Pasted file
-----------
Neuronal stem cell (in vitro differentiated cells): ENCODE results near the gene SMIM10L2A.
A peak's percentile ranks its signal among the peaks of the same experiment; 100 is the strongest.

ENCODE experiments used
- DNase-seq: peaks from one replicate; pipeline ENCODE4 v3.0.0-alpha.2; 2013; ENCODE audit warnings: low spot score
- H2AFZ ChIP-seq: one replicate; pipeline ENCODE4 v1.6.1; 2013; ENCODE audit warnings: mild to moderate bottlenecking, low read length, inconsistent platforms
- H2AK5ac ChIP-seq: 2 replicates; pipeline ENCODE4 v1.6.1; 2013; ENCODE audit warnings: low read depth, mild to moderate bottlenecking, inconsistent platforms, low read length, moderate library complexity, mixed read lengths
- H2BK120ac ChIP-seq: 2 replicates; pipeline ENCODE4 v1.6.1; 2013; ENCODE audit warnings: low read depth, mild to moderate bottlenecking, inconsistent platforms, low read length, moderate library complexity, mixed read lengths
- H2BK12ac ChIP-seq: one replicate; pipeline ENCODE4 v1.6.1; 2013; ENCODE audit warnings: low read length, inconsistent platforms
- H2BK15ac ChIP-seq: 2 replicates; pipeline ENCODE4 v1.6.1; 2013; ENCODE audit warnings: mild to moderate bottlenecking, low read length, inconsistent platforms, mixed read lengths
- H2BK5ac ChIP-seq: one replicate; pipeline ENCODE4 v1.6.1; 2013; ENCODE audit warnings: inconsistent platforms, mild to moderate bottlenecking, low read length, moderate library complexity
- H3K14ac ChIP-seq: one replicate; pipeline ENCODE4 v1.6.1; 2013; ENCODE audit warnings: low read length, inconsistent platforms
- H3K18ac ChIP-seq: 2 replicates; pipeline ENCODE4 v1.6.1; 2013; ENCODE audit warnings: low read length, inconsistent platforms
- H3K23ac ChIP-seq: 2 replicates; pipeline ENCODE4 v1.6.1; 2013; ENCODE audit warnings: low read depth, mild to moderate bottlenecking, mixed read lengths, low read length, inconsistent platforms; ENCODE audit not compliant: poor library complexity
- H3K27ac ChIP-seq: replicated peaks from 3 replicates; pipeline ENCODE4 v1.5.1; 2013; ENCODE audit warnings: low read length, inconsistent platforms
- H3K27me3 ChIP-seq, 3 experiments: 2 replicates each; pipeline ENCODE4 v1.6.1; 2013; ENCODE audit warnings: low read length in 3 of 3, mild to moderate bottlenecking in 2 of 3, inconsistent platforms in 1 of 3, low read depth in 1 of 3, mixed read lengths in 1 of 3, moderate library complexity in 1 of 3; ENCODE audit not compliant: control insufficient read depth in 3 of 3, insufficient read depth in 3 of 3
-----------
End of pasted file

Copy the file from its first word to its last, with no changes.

Neuronal stem cell (in vitro differentiated cells): ENCODE results near the gene SMIM10L2A.
A peak's percentile ranks its signal among the peaks of the same experiment; 100 is the strongest.

ENCODE experiments used
- DNase-seq: peaks from one replicate; pipeline ENCODE4 v3.0.0-alpha.2; 2013; ENCODE audit warnings: low spot score
- H2AFZ ChIP-seq: one replicate; pipeline ENCODE4 v1.6.1; 2013; ENCODE audit warnings: mild to moderate bottlenecking, low read length, inconsistent platforms
- H2AK5ac ChIP-seq: 2 replicates; pipeline ENCODE4 v1.6.1; 2013; ENCODE audit warnings: low read depth, mild to moderate bottlenecking, inconsistent platforms, low read length, moderate library complexity, mixed read lengths
- H2BK120ac ChIP-seq: 2 replicates; pipeline ENCODE4 v1.6.1; 2013; ENCODE audit warnings: low read depth, mild to moderate bottlenecking, inconsistent platforms, low read length, moderate library complexity, mixed read lengths
- H2BK12ac ChIP-seq: one replicate; pipeline ENCODE4 v1.6.1; 2013; ENCODE audit warnings: low read length, inconsistent platforms
- H2BK15ac ChIP-seq: 2 replicates; pipeline ENCODE4 v1.6.1; 2013; ENCODE audit warnings: mild to moderate bottlenecking, low read length, inconsistent platforms, mixed read lengths
- H2BK5ac ChIP-seq: one replicate; pipeline ENCODE4 v1.6.1; 2013; ENCODE audit warnings: inconsistent platforms, mild to moderate bottlenecking, low read length, moderate library complexity
- H3K14ac ChIP-seq: one replicate; pipeline ENCODE4 v1.6.1; 2013; ENCODE audit warnings: low read length, inconsistent platforms
- H3K18ac ChIP-seq: 2 replicates; pipeline ENCODE4 v1.6.1; 2013; ENCODE audit warnings: low read length, inconsistent platforms
- H3K23ac ChIP-seq: 2 replicates; pipeline ENCODE4 v1.6.1; 2013; ENCODE audit warnings: low read depth, mild to moderate bottlenecking, mixed read lengths, low read length, inconsistent platforms; ENCODE audit not compliant: poor library complexity
- H3K27ac ChIP-seq: replicated peaks from 3 replicates; pipeline ENCODE4 v1.5.1; 2013; ENCODE audit warnings: low read length, inconsistent platforms
- H3K27me3 ChIP-seq, 3 experiments: 2 replicates each; pipeline ENCODE4 v1.6.1; 2013; ENCODE audit warnings: low read length in 3 of 3, mild to moderate bottlenecking in 2 of 3, inconsistent platforms in 1 of 3, low read depth in 1 of 3, mixed read lengths in 1 of 3, moderate library complexity in 1 of 3; ENCODE audit not compliant: control insufficient read depth in 3 of 3, insufficient read depth in 3 of 3